My Farmer and I farm in North Central Iowa (where the land is flat and the dirt is black) where we raise, as my blog title shares - corn, (soy)beans, pigs and kids. We primarily rent fields from landlords that we rotate corn and soybeans on from year to year and we own two hog barns that we raise pigs in for my Father-in-law. Speaking of my Father-in-law, he is an important part to our family farm. We share equipment and labor with him when it comes to our cropland and pigs. Our partnership really has helped My Farmer and I get started and establish ourselves in farming.
|My Father-in-law, LP and My Farmer |
counting a new group of pigs as they enter the barn
The truth is our family is not the only ones who have made farming a family tradition. In the United States 98% of all farms are family-owned. So why do families make farming their heritage? Farmers pride themselves on putting food on the table and preserving the land. Through these goals, generations have learned a powerful work ethic and respect. Because of this, the next generation feels a purpose to engage in farming and continue their family’s farming legacy. Both my husband and I have always wanted to farm since we were little kids. We are both so proud of farming today and feel fortunate to be doing so. I can already see this sense of purpose to farm with our 3 year old son LP and 16 month old daughter MP. They love helping on the farm!
|MP, My Farmer, LP and me - continuing our family's farming legacy|
(This post is a part of a 31 Days from a Tractor Seat series. The best way to keep up with this series is to follow via email on the right sidebar of this post and by liking the Corn, Beans, Pigs and Kids Facebook page.)
I can't believe LP isn't wearing his red boots in the hog photo!ReplyDelete
He loves to wear those boots!
He does love his red boots!Delete
Great post and I have 29 more to enjoy!! Can't wait till this weekend and is it bad of me to wish that it is too wet in the fields so I can see you??ReplyDelete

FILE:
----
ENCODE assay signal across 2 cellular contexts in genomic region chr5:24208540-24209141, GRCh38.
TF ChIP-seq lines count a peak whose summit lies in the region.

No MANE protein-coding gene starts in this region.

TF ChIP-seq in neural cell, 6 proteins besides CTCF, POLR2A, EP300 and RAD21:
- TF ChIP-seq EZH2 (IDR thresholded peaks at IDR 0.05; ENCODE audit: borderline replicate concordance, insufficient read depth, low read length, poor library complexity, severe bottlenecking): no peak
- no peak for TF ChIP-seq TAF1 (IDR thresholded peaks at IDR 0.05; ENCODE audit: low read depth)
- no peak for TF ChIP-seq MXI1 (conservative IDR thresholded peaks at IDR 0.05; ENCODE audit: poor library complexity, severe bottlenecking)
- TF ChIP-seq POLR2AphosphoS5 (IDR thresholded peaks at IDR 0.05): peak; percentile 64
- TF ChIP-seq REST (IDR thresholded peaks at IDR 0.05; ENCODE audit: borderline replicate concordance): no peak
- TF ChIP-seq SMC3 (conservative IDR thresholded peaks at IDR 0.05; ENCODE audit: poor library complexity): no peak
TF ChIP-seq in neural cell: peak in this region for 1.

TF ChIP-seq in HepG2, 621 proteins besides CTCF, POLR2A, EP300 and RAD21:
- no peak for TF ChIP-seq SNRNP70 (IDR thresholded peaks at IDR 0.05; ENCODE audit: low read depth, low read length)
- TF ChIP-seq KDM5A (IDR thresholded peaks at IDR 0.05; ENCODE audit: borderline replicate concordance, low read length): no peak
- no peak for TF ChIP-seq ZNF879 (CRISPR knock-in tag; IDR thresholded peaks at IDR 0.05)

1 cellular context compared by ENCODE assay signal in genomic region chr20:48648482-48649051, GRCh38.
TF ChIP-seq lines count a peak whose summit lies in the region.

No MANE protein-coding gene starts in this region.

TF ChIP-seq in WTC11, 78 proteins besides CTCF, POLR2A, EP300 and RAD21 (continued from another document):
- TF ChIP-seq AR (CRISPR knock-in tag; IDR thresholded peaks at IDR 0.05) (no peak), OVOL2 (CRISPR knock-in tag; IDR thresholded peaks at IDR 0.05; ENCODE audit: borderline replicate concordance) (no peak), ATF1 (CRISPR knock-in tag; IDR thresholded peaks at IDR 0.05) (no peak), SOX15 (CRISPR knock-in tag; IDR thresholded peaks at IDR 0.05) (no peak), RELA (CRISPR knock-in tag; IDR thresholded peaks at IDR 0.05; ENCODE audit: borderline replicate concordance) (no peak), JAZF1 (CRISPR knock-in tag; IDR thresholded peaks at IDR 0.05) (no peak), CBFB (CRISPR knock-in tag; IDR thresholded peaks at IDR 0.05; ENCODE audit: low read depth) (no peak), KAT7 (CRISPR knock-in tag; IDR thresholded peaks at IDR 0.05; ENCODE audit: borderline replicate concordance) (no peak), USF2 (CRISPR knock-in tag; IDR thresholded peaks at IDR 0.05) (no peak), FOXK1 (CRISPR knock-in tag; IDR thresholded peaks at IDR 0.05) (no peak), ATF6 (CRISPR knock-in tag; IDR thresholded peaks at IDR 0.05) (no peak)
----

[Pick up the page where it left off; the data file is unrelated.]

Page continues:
Yes it is, but it keeps looking more and more that your wish will be coming true.Delete
Hi Val, I grew up on a farm in central Iowa, and I know what you mean. I now write for an ag/science group in Ames, but I've had a chance to get blogs and articles in magazines about the joys of farm life--and I compiled them into a book called Farmlines--Living in the Days of Dumb Phones and Analog Apps. It contains images and anecdotes about the pre-digital era on farms. Anyway, enjoy your "Days from a Tractor Seat"--all 31 and beyond. dan gogertyDelete
Thanks Dan. Even though technology has changed, the joys of farm life are still alive and well!Delete
When is the best time for your family to vacation? Maybe the winter since the fields are "resting"?ReplyDelete
The best time to get away is usually late summer before harvest starts and winter when we are making decisions for our cropland. But because of our hogs, no matter when we leave we have to find someone to take care and be on call for our hogs. That is another nice thing about partnering with my Father-in-law. We coordinate our getaways so both of us are never gone at the same time so someone is always able to do chores!Delete
Thank you, late summer, I never would have guessed, but it makes sense now. I see people working in the fields all autumn, I get it now how late summer would work :)Delete
What a refreshing post! It seems like just about everything I read about farms these days is depressing because corporations are making it so hard on farmers. But, seeing you and your family making it with those engaging smiles on your faces was a breath of fresh air!ReplyDelete
Some people still work hard to put bread on the table!
Heidi Sutton @ Ag Source Magazine